How To Groom The Next Boss
Of all the challenges confronting managers and directors, few are as difficult or as critical as finding and training a chief executive-in-waiting. At Coca-Cola (KO ), Xerox (XRX ), and Procter & Gamble (PG ), CEO successions have been marked by long searches, poor choices, or fumbled transitions. But a company with a well-prepared No. 2 can quell uncertainty, even in the worst emergencies. When McDonald's Corp. (MCD ) CEO James Cantalupo died of a heart attack on Apr. 19, the board named Chief Operating Officer Charles H. Bell to his post within hours.
Kenneth W. Freeman, CEO of Quest Diagnostics Inc. (DGX ), was determined not to leave his company in the lurch. He started grooming his handpicked successor five years ago. When he transfers management of the $4.7 billion medical-testing company to Surya N. Mohapatra at the May 4 annual meeting, it will be the culmination of a meticulous succession process that experts say is a case study in how to choose a future CEO and prepare him for the job. Marc S. Effron, global practice leader for consultants Hewitt Associates Inc. (HEW ), says the careful succession planning at the Teterboro (N.J.)-based company will pay off with a new CEO who can hit the ground running. "It's incredibly unusual," says Effron of Freeman's efforts. "They're going to see the benefits."
Freeman's search for a successor started in 1999. He was on the brink of an acquisition spree that would triple Quest's revenues in five years. But he knew the buying binge couldn't last and that Quest's next CEO would need a science background to exploit advances in medicine and technology to generate internal growth. To identify candidates, he put 200 executives from Quest and a recently acquired rival through an Apprentice-like challenge: daylong case assignments that allowed him to see their leadership skills in action. "This was his legacy," says Audrey B. Smith, a consultant with Development Dimensions International who worked with Freeman. "He felt huge pressure to make the right decision."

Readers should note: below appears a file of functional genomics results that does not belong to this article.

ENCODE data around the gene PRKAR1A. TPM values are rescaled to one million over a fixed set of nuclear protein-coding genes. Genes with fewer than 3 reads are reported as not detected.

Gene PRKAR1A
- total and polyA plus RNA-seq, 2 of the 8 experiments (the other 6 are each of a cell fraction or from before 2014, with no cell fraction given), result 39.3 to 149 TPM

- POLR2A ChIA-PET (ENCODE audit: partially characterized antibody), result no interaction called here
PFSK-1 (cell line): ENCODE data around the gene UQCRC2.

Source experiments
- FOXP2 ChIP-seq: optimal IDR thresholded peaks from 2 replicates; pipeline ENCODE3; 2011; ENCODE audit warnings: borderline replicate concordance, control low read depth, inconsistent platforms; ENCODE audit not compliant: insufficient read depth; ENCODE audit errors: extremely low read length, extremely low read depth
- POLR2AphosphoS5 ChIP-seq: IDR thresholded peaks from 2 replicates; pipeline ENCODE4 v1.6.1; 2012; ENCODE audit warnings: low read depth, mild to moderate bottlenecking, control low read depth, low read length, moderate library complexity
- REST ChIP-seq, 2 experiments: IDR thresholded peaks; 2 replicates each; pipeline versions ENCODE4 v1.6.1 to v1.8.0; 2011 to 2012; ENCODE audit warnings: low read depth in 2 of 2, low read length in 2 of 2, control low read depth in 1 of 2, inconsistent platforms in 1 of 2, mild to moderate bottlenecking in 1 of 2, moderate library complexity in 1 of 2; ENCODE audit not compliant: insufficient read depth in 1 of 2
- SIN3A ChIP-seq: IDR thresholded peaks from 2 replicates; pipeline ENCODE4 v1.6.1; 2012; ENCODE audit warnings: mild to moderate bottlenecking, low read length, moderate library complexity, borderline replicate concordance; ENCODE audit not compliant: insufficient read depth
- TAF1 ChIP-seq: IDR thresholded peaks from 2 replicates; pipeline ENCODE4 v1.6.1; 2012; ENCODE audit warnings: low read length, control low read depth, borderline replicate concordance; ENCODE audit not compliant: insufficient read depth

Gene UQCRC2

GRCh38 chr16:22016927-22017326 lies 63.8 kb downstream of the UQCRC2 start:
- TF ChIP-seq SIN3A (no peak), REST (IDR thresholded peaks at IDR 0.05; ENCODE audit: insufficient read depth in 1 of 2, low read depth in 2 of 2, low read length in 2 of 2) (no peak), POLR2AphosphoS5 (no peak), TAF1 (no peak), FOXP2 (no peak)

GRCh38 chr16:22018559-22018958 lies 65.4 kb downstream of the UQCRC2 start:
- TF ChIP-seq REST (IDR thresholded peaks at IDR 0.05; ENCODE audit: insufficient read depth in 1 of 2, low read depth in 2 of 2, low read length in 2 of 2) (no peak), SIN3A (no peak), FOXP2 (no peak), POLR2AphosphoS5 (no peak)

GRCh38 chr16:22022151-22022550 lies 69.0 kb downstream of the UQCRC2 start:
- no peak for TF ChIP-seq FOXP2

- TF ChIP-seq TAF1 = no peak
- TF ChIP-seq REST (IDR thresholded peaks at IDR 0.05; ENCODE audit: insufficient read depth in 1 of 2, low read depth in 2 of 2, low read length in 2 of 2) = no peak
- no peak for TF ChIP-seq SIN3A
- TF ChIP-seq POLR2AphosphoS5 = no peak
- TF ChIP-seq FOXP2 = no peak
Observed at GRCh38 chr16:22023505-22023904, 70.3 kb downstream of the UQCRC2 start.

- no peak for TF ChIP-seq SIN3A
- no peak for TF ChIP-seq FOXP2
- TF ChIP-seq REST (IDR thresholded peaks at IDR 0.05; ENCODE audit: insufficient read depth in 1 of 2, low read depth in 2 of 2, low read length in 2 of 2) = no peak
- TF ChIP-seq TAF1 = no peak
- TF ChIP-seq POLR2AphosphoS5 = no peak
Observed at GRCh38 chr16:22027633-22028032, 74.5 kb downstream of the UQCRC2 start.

Of all the executives, one stood out: his new chief operating officer. Mohapatra came to Quest in February, 1999, from Picker International, a maker of medical imaging systems. He had extensive experience in cardiovascular disease and information technology -- areas that would be crucial to Quest's future. What's more, he was CEO material. Says Freeman: "Here was a guy who was incredibly smart, who could balance a whole bunch of priorities at the same time, who could be incredibly focused, and who did not know the meaning of failure."
Four months after Mohapatra's arrival, Freeman named him president, giving him a clear -- but by no means guaranteed -- shot at the top job. The two men could not be more different. Mohapatra, a scientist with several patents to his name, grew up in India. Freeman, a New Yorker, had a long finance career at Corning Inc. (GLW ). When Corning Clinical Laboratories was spun off as Quest in 1996, Freeman became CEO, a position he says he had no intention of occupying for more than 10 years.